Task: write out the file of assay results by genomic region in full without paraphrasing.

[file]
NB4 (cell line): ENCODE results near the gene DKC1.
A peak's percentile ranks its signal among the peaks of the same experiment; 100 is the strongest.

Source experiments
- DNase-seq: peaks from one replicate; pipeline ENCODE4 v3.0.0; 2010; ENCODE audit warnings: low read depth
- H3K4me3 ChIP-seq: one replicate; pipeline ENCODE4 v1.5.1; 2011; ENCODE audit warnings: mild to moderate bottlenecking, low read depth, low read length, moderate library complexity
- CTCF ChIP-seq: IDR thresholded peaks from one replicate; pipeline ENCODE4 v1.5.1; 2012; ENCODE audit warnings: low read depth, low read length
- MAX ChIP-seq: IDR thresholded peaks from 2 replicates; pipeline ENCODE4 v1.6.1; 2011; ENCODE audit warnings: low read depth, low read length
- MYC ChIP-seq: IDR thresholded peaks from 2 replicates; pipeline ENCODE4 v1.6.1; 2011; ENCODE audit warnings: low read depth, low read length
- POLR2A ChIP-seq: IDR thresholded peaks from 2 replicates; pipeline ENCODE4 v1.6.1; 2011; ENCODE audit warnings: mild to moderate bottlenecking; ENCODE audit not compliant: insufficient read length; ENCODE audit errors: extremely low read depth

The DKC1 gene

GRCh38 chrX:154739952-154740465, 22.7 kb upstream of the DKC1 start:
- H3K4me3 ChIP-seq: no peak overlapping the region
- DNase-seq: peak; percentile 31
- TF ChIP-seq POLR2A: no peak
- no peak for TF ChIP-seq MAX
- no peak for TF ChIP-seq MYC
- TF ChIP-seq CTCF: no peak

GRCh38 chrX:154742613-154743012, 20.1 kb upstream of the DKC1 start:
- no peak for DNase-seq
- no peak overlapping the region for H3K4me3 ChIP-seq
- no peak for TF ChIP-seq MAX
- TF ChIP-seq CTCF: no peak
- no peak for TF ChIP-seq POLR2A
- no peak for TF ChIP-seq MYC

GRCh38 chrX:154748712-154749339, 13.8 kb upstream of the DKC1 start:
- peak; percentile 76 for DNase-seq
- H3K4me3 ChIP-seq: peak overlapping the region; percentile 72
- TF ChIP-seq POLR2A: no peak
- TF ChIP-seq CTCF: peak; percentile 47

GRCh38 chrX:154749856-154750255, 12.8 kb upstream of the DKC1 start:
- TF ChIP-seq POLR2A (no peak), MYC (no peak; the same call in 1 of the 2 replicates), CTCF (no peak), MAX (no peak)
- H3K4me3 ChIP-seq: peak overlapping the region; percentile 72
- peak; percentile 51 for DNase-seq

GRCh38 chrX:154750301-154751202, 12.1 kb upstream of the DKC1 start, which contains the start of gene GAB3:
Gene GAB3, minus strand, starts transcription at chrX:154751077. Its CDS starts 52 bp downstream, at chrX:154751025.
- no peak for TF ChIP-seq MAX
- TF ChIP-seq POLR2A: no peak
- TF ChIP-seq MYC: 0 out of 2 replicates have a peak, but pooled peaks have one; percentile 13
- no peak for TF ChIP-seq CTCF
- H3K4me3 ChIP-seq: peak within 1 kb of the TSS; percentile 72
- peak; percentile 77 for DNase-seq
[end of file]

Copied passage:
NB4 (cell line): ENCODE results near the gene DKC1.
A peak's percentile ranks its signal among the peaks of the same experiment; 100 is the strongest.

Source experiments
- DNase-seq: peaks from one replicate; pipeline ENCODE4 v3.0.0; 2010; ENCODE audit warnings: low read depth
- H3K4me3 ChIP-seq: one replicate; pipeline ENCODE4 v1.5.1; 2011; ENCODE audit warnings: mild to moderate bottlenecking, low read depth, low read length, moderate library complexity
- CTCF ChIP-seq: IDR thresholded peaks from one replicate; pipeline ENCODE4 v1.5.1; 2012; ENCODE audit warnings: low read depth, low read length
- MAX ChIP-seq: IDR thresholded peaks from 2 replicates; pipeline ENCODE4 v1.6.1; 2011; ENCODE audit warnings: low read depth, low read length
- MYC ChIP-seq: IDR thresholded peaks from 2 replicates; pipeline ENCODE4 v1.6.1; 2011; ENCODE audit warnings: low read depth, low read length
- POLR2A ChIP-seq: IDR thresholded peaks from 2 replicates; pipeline ENCODE4 v1.6.1; 2011; ENCODE audit warnings: mild to moderate bottlenecking; ENCODE audit not compliant: insufficient read length; ENCODE audit errors: extremely low read depth

The DKC1 gene

GRCh38 chrX:154739952-154740465, 22.7 kb upstream of the DKC1 start:
- H3K4me3 ChIP-seq: no peak overlapping the region
- DNase-seq: peak; percentile 31
- TF ChIP-seq POLR2A: no peak
- no peak for TF ChIP-seq MAX
- no peak for TF ChIP-seq MYC
- TF ChIP-seq CTCF: no peak

GRCh38 chrX:154742613-154743012, 20.1 kb upstream of the DKC1 start:
- no peak for DNase-seq
- no peak overlapping the region for H3K4me3 ChIP-seq
- no peak for TF ChIP-seq MAX
- TF ChIP-seq CTCF: no peak
- no peak for TF ChIP-seq POLR2A
- no peak for TF ChIP-seq MYC

GRCh38 chrX:154748712-154749339, 13.8 kb upstream of the DKC1 start:
- peak; percentile 76 for DNase-seq
- H3K4me3 ChIP-seq: peak overlapping the region; percentile 72
- TF ChIP-seq POLR2A: no peak
- TF ChIP-seq CTCF: peak; percentile 47

GRCh38 chrX:154749856-154750255, 12.8 kb upstream of the DKC1 start:
- TF ChIP-seq POLR2A (no peak), MYC (no peak; the same call in 1 of the 2 replicates), CTCF (no peak), MAX (no peak)
- H3K4me3 ChIP-seq: peak overlapping the region; percentile 72
- peak; percentile 51 for DNase-seq

GRCh38 chrX:154750301-154751202, 12.1 kb upstream of the DKC1 start, which contains the start of gene GAB3:
Gene GAB3, minus strand, starts transcription at chrX:154751077. Its CDS starts 52 bp downstream, at chrX:154751025.
- no peak for TF ChIP-seq MAX
- TF ChIP-seq POLR2A: no peak
- TF ChIP-seq MYC: 0 out of 2 replicates have a peak, but pooled peaks have one; percentile 13
- no peak for TF ChIP-seq CTCF
- H3K4me3 ChIP-seq: peak within 1 kb of the TSS; percentile 72
- peak; percentile 77 for DNase-seq